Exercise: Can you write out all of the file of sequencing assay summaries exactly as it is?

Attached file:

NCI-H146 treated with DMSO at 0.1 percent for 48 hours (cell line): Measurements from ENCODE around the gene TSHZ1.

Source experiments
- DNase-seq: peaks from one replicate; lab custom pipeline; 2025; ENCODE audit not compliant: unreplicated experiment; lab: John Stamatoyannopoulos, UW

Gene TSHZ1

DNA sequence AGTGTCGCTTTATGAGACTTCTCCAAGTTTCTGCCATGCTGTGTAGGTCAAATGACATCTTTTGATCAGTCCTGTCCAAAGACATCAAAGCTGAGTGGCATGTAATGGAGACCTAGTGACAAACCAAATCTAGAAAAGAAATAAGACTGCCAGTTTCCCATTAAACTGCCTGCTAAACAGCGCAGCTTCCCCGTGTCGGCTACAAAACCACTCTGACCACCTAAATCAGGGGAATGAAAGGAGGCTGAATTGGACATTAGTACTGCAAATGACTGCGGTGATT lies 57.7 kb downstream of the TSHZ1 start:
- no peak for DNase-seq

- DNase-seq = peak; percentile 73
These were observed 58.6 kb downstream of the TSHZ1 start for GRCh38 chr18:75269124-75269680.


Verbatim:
NCI-H146 treated with DMSO at 0.1 percent for 48 hours (cell line): Measurements from ENCODE around the gene TSHZ1.

Source experiments
- DNase-seq: peaks from one replicate; lab custom pipeline; 2025; ENCODE audit not compliant: unreplicated experiment; lab: John Stamatoyannopoulos, UW

Gene TSHZ1

DNA sequence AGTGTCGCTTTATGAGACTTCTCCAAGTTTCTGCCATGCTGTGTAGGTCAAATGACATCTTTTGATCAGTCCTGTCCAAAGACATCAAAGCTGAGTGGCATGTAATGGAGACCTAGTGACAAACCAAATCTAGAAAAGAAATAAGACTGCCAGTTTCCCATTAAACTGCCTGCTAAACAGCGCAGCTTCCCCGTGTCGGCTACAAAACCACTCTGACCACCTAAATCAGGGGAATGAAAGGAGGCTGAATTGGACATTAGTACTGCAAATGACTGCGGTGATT lies 57.7 kb downstream of the TSHZ1 start:
- no peak for DNase-seq

- DNase-seq = peak; percentile 73
These were observed 58.6 kb downstream of the TSHZ1 start for GRCh38 chr18:75269124-75269680.